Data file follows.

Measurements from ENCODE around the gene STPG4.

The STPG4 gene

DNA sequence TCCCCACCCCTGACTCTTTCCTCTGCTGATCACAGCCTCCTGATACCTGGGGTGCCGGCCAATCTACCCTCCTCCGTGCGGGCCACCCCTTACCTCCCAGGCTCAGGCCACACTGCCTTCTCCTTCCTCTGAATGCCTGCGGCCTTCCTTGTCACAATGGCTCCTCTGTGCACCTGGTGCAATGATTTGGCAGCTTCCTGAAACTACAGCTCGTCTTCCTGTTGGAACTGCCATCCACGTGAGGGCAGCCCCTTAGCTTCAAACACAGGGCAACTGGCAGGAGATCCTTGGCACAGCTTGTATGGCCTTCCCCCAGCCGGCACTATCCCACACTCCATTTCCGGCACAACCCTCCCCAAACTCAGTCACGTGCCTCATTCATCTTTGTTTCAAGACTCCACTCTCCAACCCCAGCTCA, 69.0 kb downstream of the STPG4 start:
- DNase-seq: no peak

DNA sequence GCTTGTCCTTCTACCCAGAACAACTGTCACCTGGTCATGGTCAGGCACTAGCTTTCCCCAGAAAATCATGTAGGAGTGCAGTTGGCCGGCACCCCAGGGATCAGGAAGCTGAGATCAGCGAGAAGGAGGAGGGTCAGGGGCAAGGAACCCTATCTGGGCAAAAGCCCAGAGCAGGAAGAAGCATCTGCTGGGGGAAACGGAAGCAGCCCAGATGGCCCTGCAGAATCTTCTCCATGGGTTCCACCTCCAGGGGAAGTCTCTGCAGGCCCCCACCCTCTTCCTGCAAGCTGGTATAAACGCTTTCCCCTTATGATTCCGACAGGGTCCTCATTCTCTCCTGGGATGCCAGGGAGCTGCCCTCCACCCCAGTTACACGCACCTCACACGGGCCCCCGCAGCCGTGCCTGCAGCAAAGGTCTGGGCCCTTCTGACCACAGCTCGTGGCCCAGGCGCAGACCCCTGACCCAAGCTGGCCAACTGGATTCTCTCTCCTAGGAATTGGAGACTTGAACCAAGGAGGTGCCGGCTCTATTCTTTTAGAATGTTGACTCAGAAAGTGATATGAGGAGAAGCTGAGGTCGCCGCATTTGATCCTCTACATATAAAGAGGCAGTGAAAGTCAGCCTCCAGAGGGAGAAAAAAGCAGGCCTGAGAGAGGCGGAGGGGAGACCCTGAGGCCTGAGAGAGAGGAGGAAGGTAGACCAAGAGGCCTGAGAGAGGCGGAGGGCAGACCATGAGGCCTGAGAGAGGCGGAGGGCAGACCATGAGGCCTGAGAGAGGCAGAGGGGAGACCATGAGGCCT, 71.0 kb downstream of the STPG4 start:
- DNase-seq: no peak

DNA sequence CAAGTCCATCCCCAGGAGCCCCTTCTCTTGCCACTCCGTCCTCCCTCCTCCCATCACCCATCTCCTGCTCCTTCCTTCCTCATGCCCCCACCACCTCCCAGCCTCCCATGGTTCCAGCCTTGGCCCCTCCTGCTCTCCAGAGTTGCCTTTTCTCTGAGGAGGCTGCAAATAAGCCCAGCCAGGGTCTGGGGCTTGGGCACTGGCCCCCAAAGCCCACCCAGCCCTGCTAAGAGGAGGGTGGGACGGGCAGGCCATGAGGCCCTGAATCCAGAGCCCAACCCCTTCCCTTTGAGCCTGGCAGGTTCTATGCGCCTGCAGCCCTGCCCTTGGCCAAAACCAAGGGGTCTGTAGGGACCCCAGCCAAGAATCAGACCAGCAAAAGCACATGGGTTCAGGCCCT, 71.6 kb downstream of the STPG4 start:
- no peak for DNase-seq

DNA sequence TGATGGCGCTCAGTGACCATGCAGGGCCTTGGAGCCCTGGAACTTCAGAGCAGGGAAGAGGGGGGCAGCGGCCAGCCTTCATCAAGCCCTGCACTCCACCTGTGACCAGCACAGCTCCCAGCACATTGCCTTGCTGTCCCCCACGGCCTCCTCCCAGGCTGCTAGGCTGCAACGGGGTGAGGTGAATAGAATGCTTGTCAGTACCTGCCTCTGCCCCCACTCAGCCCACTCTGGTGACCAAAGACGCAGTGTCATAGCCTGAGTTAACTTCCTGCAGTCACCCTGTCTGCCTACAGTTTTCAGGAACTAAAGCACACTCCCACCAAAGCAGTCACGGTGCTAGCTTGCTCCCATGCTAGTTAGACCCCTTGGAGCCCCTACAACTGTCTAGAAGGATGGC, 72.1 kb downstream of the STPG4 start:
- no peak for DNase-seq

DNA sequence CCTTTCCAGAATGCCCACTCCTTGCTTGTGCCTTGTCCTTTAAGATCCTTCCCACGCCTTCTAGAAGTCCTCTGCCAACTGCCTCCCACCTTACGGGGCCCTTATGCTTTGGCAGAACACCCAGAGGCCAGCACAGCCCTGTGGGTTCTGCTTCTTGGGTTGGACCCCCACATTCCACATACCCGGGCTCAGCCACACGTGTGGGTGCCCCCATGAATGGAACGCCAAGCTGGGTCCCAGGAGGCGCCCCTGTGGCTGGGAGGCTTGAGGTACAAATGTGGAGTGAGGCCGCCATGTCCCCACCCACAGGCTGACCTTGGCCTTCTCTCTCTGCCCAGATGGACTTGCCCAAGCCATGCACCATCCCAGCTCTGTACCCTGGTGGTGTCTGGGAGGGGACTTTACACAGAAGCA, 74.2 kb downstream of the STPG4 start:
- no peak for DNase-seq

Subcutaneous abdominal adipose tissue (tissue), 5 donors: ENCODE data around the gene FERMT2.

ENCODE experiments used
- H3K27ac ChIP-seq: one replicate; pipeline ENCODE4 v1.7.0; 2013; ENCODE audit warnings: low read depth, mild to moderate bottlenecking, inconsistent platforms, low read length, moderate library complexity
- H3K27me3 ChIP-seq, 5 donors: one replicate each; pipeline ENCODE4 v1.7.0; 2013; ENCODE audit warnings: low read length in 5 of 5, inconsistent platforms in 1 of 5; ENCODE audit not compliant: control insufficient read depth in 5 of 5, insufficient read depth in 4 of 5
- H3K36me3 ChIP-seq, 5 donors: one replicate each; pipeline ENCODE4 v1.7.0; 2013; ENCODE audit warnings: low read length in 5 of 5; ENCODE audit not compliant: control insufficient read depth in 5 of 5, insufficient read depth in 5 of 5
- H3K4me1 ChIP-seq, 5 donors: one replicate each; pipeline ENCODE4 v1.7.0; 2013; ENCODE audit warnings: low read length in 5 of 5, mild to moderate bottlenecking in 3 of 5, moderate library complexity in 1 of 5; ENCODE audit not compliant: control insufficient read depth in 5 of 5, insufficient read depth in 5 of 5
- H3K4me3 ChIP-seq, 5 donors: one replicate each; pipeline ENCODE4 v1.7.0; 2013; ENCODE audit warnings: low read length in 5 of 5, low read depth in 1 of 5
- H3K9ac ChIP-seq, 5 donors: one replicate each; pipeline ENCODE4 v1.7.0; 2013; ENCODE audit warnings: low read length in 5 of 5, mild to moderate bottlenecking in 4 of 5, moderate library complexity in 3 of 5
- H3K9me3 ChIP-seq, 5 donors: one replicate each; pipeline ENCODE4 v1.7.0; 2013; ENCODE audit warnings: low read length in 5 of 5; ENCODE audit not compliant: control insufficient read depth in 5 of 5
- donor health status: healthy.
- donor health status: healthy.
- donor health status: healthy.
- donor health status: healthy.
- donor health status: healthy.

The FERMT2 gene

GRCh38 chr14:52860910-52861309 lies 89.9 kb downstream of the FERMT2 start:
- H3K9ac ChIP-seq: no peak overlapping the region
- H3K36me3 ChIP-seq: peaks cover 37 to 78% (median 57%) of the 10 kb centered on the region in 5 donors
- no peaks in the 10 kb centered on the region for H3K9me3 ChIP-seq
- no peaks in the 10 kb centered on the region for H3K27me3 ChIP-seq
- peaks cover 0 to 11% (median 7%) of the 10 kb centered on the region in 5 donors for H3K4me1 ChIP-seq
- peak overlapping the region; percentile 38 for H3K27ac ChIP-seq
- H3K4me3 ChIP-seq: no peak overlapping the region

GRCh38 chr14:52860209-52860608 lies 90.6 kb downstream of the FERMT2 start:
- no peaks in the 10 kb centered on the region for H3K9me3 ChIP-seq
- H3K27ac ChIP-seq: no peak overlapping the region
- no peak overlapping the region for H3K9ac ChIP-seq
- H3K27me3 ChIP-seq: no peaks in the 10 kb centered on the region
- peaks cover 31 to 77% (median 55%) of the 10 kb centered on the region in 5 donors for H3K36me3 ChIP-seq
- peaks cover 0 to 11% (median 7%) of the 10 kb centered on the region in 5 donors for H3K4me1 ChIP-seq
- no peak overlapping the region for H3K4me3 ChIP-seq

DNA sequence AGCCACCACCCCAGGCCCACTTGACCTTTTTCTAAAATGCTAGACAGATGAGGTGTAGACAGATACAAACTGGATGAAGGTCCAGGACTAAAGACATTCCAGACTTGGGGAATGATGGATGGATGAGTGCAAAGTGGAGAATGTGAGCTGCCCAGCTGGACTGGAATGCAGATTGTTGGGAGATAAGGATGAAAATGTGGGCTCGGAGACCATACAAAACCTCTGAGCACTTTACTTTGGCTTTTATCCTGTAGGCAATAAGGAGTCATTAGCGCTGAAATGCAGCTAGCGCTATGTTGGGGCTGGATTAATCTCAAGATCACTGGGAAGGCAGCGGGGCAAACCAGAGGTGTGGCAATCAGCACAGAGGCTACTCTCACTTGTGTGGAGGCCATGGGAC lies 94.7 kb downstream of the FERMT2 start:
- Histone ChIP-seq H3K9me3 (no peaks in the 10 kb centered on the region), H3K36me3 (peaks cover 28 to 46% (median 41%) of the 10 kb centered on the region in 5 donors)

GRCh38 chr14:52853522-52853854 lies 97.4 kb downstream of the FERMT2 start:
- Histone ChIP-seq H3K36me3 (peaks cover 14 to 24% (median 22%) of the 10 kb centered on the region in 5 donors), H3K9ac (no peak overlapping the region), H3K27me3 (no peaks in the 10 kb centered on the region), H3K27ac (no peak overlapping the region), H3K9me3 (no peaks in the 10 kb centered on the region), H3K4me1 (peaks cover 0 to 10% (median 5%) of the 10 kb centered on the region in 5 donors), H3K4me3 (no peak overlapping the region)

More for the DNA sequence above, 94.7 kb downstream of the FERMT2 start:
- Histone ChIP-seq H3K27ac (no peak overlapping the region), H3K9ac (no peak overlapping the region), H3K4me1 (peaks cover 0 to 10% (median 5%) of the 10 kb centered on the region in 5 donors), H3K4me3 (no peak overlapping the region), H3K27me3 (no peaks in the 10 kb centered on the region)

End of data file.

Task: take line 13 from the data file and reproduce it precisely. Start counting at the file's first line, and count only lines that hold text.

Subcutaneous abdominal adipose tissue (tissue), 5 donors: ENCODE data around the gene FERMT2.